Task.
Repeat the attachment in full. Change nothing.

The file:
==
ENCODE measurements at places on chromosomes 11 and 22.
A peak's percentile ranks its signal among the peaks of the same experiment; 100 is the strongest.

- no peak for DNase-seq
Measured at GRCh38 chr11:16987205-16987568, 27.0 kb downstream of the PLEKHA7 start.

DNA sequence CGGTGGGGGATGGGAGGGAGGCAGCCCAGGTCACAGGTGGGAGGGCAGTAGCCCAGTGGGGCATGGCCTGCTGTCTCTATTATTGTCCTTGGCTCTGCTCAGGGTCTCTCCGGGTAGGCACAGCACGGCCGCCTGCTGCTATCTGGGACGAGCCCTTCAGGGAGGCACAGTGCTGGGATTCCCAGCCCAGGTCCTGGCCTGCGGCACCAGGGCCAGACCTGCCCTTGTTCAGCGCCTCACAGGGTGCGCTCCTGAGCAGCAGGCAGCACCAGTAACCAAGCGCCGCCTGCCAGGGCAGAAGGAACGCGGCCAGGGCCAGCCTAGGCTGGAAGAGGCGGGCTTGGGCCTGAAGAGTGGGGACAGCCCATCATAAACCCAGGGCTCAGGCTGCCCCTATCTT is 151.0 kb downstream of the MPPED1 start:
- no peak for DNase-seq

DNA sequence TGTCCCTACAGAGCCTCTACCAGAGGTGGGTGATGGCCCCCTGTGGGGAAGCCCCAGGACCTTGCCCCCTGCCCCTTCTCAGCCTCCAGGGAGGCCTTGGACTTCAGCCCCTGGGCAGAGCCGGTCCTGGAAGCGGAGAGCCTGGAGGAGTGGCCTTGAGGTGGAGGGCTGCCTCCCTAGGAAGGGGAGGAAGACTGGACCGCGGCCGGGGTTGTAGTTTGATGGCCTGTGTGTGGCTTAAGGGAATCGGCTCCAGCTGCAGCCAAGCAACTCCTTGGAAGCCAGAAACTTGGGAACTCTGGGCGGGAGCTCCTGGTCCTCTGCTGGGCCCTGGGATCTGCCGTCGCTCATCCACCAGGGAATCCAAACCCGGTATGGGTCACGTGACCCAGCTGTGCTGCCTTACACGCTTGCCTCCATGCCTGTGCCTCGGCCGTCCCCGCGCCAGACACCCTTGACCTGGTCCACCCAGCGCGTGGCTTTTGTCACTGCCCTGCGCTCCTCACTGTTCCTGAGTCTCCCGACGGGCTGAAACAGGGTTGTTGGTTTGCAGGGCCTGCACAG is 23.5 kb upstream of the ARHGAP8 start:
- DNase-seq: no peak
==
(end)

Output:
ENCODE measurements at places on chromosomes 11 and 22.
A peak's percentile ranks its signal among the peaks of the same experiment; 100 is the strongest.

- no peak for DNase-seq
Measured at GRCh38 chr11:16987205-16987568, 27.0 kb downstream of the PLEKHA7 start.

DNA sequence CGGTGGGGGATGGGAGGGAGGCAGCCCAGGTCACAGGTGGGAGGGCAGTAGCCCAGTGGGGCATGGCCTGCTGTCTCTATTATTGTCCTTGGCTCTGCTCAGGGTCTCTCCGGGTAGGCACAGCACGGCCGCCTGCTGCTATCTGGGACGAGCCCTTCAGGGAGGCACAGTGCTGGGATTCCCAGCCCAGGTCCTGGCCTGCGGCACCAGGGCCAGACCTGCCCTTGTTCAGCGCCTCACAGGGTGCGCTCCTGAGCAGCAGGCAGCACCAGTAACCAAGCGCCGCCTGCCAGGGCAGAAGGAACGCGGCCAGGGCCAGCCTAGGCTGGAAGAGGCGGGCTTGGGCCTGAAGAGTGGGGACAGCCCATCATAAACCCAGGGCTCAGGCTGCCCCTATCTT is 151.0 kb downstream of the MPPED1 start:
- no peak for DNase-seq

DNA sequence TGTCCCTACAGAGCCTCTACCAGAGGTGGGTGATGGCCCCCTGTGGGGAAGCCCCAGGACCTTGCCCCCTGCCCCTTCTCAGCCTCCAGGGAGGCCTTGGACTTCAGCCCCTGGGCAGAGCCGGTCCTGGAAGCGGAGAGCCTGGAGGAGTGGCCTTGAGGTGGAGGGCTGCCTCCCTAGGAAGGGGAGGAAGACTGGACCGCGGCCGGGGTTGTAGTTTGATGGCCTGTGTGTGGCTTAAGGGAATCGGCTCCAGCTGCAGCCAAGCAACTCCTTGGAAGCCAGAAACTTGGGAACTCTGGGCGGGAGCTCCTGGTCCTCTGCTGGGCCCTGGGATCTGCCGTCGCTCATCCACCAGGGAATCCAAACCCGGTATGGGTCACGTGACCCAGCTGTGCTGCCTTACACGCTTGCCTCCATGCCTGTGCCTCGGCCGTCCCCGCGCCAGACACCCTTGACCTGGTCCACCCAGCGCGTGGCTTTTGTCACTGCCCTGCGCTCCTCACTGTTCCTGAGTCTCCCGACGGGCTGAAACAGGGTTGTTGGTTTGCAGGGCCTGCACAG is 23.5 kb upstream of the ARHGAP8 start:
- DNase-seq: no peak